Arriving for the first time in Malawi, we were thoroughly knackered and looking forward to the soothing relaxed pace.
It had taken us 4 days of travel to get here. Day 1 consisted of a taxi from Nungwi to Stone Town on Zanzibar and a very rough 2 hour ferry to Dar es Salaam. Arriving in Dar during the day during Ramadan was surreal. The usually teeming streets were empty, shops shut and even touts almost totally absent. It was a compete ghost town. We were dying of thirst by the time we got to the hotel – it’s not OK to drink water in public during Ramadan. We are also starving, but had to wait for sun down to get food. I really don’t know how they do it.
Day 2 & 3 were the train from Dar es Salaam to Mbeya, near the border. This notoriously late train has some pretty strict rules. If Leckie and I want to travel together, as we are opposite genders, our only chance is to book all 4 beds in a first class cabin. Even so, someone came to ask if we were married before we boarded the train.
Once on board though, things completely changed. We got underway only 2 hours late and the 1st & 2nd class section turned into a party. The buffet car was full to the brim with raucous drinkers, so we had a couple of people we’d met into our cabin and got to work on the beer and gin – both sold at reasonable prices on the train.
The words “first class” were obviously used very loosely, but it was fine and we spent the following day just watching out the window. Children lined the tracks shouting for empty bottles, which passengers threw out the window to them. I assume they’re worth money to recycle.
Mbeya itself was really lovely. It’s a quiet, friendly mountain town and it was nice to get some fresh air. We could probably have stayed a day or two, but were keen to press on.
Day 4 brought dalla dalla, bus, bike, taxi, taxi, walk – and finally we were at our first Malawian destination, Chitimba.
Staying at a place called Hakuna Matata we’ve mostly just been recovering from our journey, watching monkeys playing in the trees and paddling in the lake – which at this time of year sits at a lovely 27 degrees.
The manager Maggie is the best cook we’ve come across in Africa and we happily ate away while listening to her stories. To our dismay, we found that in recent months they’ve found a green mamba, cobra and puff adder in the campsite. Maggie has also been stung by 2 scorpions! We’ve been shaking out all our clothing before wearing since we heard that! On a side note, apparently putting peanut butter in vegetables is a thing here.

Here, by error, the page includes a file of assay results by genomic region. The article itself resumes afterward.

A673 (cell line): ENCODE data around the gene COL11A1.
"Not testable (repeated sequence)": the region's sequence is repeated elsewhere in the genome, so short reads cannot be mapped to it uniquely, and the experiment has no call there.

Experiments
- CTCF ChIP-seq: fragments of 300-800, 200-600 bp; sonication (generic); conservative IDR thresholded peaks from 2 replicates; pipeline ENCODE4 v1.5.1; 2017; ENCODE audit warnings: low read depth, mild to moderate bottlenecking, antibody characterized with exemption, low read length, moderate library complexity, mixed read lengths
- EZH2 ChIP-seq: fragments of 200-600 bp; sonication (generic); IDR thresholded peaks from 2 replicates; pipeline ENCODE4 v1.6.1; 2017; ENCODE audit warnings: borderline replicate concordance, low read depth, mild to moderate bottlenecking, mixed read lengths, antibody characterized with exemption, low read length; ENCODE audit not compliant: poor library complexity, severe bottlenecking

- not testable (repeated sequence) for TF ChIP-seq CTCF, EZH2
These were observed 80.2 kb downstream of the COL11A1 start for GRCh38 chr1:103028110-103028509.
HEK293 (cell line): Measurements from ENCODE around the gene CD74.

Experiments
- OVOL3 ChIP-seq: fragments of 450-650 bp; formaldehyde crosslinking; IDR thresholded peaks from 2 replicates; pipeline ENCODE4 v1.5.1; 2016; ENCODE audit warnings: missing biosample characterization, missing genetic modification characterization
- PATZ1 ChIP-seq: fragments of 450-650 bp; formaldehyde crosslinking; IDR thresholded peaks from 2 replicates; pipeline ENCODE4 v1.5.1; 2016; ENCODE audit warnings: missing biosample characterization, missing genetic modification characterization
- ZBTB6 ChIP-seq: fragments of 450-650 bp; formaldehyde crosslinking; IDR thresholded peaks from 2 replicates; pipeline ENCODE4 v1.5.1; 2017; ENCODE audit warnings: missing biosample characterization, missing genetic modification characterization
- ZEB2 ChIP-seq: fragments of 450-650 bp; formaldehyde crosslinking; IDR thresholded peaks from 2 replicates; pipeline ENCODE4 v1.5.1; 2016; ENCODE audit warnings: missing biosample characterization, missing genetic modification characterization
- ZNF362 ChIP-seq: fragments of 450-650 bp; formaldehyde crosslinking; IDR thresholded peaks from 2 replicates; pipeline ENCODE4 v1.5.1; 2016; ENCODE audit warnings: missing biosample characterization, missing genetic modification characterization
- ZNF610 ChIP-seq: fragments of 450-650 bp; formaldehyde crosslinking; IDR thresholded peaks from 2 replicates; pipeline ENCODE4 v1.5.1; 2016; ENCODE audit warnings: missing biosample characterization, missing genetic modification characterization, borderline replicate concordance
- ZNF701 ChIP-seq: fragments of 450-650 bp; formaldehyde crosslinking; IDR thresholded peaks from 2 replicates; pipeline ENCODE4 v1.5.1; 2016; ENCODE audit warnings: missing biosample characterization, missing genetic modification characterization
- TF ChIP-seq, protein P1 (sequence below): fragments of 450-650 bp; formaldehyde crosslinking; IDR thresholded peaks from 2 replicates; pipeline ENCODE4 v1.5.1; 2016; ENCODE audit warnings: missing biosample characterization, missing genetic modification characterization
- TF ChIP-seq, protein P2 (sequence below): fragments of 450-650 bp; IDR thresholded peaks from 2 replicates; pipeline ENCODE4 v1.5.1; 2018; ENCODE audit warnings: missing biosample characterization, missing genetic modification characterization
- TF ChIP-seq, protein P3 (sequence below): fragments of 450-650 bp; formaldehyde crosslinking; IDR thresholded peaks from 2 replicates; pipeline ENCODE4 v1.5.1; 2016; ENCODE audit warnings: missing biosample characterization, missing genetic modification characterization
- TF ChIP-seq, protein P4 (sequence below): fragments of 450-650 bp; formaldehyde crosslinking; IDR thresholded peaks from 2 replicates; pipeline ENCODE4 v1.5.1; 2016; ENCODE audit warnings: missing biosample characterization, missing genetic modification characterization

Hakuna Matata is just off the main road, but is super quiet due to fuel prices. At around $2 per litre, locals cannot afford to drive. So the beautiful new road sits empty, with around 1 car every half hour passing.
The town is just a tiny row of stalls containing basic provisions. Unfortunately for me I’ve run out of conditioner. I’m doubting if I can get it anywhere in the country. I may have an afro myself before our time here is out! One thing that all the shops do sell is alcohol in 100ml plastic sachets. We watched a stall holder sell a handful to a child who couldn’t have been older than 8. Thankfully he had been sent by adults and wasn’t consuming them himself.
Malawi is just as obsessed with football as the rest of Africa and there were no shortage of places to watch the world cup final. Our chosen place was a mud brick hut. It had cardboard boxes for curtains, halved trees for benches… and a satellite dish. If ever there was an image of modern developing Africa it was this. The room filled with around 100 very lively supporters, who constantly shouted players names and ‘offside’, with seemingly no understanding of what offside actually means. Many tore their shirts off when Argentina scored and erupted into heated discussions when it turned out the cries of ‘offside’ were legitimate this time. In the end Germany triumphed and all eyes turned to the German couple we had gone there with. Time to go!!
I think my favourite thing about this place has been watching the moon rise over the lake, huge and red. It is truly beautiful.